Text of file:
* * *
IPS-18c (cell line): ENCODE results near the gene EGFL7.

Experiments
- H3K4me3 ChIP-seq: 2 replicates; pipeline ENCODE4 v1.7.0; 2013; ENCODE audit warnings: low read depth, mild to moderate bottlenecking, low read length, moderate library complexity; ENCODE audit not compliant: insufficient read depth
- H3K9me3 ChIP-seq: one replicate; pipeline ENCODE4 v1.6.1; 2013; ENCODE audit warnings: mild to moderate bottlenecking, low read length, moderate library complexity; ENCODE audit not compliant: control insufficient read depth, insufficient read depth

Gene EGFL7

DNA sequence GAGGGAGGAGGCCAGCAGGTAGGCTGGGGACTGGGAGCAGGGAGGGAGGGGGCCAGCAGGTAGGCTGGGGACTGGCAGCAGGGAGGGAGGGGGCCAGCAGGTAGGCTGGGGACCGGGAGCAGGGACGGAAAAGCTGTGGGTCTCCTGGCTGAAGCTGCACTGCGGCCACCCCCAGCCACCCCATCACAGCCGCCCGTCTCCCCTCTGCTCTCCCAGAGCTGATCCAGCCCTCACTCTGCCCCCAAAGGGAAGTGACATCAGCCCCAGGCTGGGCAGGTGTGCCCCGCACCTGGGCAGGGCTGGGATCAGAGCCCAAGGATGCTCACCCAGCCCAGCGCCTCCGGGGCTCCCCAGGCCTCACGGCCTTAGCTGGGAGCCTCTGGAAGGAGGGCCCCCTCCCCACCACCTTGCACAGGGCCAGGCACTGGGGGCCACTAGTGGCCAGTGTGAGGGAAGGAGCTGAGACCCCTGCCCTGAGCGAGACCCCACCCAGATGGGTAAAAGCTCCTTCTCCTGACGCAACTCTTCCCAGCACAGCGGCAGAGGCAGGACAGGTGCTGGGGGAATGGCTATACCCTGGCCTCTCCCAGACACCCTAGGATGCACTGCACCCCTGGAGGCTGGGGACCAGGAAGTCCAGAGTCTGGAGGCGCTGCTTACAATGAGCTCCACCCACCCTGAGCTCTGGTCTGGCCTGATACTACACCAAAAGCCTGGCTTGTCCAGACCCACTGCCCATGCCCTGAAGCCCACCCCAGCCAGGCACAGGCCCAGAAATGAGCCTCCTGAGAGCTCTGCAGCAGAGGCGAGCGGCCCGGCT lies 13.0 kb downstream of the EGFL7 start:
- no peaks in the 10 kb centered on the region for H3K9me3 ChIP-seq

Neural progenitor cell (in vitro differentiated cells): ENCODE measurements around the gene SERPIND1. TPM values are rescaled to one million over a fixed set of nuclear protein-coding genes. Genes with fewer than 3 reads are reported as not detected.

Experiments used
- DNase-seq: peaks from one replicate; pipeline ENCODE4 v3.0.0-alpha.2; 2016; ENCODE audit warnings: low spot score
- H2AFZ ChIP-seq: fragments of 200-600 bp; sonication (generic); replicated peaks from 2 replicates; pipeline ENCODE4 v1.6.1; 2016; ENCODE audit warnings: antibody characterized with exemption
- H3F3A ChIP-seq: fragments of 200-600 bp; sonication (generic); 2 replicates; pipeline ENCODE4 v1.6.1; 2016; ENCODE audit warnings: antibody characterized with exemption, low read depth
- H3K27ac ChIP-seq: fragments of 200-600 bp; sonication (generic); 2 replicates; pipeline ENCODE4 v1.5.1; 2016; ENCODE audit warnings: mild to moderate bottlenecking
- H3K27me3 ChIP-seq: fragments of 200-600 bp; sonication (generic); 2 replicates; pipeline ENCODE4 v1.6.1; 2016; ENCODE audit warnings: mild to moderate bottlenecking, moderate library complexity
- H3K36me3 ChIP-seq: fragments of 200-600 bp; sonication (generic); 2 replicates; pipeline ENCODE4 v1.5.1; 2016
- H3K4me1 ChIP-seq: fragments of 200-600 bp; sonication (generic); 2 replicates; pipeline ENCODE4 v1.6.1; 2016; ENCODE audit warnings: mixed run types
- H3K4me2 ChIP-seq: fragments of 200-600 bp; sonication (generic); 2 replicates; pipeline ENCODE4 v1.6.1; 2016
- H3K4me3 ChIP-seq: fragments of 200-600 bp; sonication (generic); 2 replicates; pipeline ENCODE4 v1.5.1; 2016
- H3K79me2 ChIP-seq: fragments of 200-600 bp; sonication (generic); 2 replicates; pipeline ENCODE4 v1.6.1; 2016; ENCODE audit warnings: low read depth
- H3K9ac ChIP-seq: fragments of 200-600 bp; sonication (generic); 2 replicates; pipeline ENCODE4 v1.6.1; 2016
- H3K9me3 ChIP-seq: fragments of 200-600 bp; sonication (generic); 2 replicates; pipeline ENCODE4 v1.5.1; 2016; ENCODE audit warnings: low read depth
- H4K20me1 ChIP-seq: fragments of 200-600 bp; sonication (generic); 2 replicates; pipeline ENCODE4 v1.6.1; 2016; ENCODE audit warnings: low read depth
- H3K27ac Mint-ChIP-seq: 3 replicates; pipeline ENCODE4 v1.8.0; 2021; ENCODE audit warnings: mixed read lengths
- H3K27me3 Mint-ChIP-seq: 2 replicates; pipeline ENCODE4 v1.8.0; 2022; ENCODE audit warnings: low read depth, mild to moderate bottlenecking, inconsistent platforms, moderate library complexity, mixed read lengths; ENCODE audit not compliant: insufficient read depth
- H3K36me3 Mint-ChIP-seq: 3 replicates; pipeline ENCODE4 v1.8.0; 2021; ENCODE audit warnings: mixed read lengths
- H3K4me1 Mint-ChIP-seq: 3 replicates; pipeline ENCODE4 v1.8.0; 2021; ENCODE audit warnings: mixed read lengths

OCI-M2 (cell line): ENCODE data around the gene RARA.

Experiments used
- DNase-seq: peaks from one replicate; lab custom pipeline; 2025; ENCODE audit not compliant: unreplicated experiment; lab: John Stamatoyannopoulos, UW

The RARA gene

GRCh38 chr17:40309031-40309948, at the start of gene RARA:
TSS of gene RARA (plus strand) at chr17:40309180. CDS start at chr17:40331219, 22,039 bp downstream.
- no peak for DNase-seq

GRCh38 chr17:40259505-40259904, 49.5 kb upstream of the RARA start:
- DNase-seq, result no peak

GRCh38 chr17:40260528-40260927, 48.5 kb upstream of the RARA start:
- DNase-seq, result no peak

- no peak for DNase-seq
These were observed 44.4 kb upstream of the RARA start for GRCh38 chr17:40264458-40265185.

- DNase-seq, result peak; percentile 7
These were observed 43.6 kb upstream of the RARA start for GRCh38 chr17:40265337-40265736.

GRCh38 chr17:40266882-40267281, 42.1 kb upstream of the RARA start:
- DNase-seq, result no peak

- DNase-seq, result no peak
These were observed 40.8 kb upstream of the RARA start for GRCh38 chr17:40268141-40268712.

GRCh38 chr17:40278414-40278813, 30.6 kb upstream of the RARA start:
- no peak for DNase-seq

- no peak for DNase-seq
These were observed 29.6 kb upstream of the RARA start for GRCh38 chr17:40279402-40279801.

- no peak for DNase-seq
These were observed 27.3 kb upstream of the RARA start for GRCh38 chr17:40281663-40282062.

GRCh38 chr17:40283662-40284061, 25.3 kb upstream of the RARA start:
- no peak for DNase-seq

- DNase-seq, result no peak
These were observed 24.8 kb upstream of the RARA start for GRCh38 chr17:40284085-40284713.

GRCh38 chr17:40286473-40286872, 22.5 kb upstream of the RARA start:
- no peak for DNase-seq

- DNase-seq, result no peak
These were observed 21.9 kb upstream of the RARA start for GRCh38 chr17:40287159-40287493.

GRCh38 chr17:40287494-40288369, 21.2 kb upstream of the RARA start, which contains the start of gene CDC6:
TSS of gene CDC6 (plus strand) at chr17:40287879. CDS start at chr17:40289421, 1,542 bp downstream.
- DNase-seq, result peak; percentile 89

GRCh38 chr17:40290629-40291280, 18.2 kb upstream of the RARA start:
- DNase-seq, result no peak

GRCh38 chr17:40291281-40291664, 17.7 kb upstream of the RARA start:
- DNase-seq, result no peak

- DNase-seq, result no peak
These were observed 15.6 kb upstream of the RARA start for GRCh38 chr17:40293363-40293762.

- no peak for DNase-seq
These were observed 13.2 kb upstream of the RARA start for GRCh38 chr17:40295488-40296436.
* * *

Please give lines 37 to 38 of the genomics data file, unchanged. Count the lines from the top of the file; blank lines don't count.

- DNase-seq, result no peak

- no peak for DNase-seq